The island Isla Santa María in the south of central Chile is the document of a complete seismic cycle, reports phys.org:
Charles Darwin and his captain Robert Fitzroy witnessed the great earthquake of 1835 in south central Chile. The “Beagle”-Captain’s precise measurements showed an uplift of the island Isla Santa María of 2 to 3 meters after the earthquake. What Darwin and Fitzroy couldn’t know was the fact that 175 years later nearly at the same position such a strong earthquake would recur.
At the South American west coastline the Pacific Ocean floor moves under the South American continent. Resulting that through an in- and decrease of tension the earth’s crust along the whole continent from Tierra del Fuego to Peru broke alongside the entire distance in series of earthquakes within one and a half century. The earthquake of 1835 was the beginning of such a seismic cycle in this area.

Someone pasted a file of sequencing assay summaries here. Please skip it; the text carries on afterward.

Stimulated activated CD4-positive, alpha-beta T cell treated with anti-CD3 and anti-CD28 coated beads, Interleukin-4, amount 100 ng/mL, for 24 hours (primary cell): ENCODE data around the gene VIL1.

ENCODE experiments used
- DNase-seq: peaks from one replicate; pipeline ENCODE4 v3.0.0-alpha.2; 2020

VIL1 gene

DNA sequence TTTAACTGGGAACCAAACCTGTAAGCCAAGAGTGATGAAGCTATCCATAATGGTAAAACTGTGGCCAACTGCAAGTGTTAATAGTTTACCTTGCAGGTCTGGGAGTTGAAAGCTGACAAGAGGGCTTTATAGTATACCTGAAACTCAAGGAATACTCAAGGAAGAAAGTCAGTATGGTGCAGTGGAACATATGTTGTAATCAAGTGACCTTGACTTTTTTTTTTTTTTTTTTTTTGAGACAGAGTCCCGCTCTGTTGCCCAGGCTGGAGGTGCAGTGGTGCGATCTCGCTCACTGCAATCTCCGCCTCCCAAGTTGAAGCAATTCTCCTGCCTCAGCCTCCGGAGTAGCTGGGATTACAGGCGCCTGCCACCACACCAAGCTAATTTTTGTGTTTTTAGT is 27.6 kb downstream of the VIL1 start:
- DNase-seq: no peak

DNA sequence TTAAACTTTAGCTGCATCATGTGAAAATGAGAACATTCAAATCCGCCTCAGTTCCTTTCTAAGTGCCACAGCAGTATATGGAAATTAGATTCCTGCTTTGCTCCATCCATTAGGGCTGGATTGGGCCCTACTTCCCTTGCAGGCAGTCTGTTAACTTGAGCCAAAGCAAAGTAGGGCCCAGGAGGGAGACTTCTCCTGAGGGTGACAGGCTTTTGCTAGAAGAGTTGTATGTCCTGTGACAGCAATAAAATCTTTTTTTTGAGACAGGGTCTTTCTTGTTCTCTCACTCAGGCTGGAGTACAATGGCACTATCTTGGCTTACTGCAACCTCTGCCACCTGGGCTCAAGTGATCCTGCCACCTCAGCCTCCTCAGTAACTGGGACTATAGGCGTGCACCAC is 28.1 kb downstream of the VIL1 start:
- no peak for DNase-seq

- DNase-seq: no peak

After examining the results of the Maule earthquake in 2010 a team of geologists from Germany, Chile and the US for the first time were able to measure and simulate a complete seismic cycle at its vertical movement of the earth’s crust at this place.
In the current online-edition of Nature Geoscience they report about the earthquakes: After the earthquake of 1835 with a magnitude of about 8,5 Isla Santa María was uplifted up to 3 m, subsided again about 1,5 m in the following 175 years, and upliftet anew 1,5-2 m caused by the Maule earthquake with a moment magnitude scale of 8,8.
H/T SIS group: Uplifting
Let’s add a little twist to this just for discussion purposes: here’s a graphic from the solar simulator. Planets other than Uranus, Neptune and Earth have been excluded. What we’re focussing on is the length of the seismic cycle, given as 175 years.